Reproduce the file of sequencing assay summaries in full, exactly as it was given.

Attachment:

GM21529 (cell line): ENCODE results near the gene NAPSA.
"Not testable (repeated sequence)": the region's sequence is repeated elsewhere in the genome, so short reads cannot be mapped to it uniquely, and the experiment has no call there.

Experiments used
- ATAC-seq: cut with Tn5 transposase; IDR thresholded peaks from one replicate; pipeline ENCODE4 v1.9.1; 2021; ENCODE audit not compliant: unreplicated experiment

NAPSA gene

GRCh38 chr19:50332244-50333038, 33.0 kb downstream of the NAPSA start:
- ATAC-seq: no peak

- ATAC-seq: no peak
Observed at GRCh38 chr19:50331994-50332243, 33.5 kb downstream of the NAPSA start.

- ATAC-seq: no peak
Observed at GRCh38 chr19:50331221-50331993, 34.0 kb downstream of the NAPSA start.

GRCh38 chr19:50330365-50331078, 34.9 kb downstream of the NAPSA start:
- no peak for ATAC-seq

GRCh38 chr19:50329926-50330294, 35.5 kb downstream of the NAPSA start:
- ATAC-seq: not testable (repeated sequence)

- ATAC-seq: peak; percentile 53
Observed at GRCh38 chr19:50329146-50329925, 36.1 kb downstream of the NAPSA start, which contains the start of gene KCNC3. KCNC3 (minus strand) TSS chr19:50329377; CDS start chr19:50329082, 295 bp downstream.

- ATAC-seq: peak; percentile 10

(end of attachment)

GM21529 (cell line): ENCODE results near the gene NAPSA.
"Not testable (repeated sequence)": the region's sequence is repeated elsewhere in the genome, so short reads cannot be mapped to it uniquely, and the experiment has no call there.

Experiments used
- ATAC-seq: cut with Tn5 transposase; IDR thresholded peaks from one replicate; pipeline ENCODE4 v1.9.1; 2021; ENCODE audit not compliant: unreplicated experiment

NAPSA gene

GRCh38 chr19:50332244-50333038, 33.0 kb downstream of the NAPSA start:
- ATAC-seq: no peak

- ATAC-seq: no peak
Observed at GRCh38 chr19:50331994-50332243, 33.5 kb downstream of the NAPSA start.

- ATAC-seq: no peak
Observed at GRCh38 chr19:50331221-50331993, 34.0 kb downstream of the NAPSA start.

GRCh38 chr19:50330365-50331078, 34.9 kb downstream of the NAPSA start:
- no peak for ATAC-seq

GRCh38 chr19:50329926-50330294, 35.5 kb downstream of the NAPSA start:
- ATAC-seq: not testable (repeated sequence)

- ATAC-seq: peak; percentile 53
Observed at GRCh38 chr19:50329146-50329925, 36.1 kb downstream of the NAPSA start, which contains the start of gene KCNC3. KCNC3 (minus strand) TSS chr19:50329377; CDS start chr19:50329082, 295 bp downstream.

- ATAC-seq: peak; percentile 10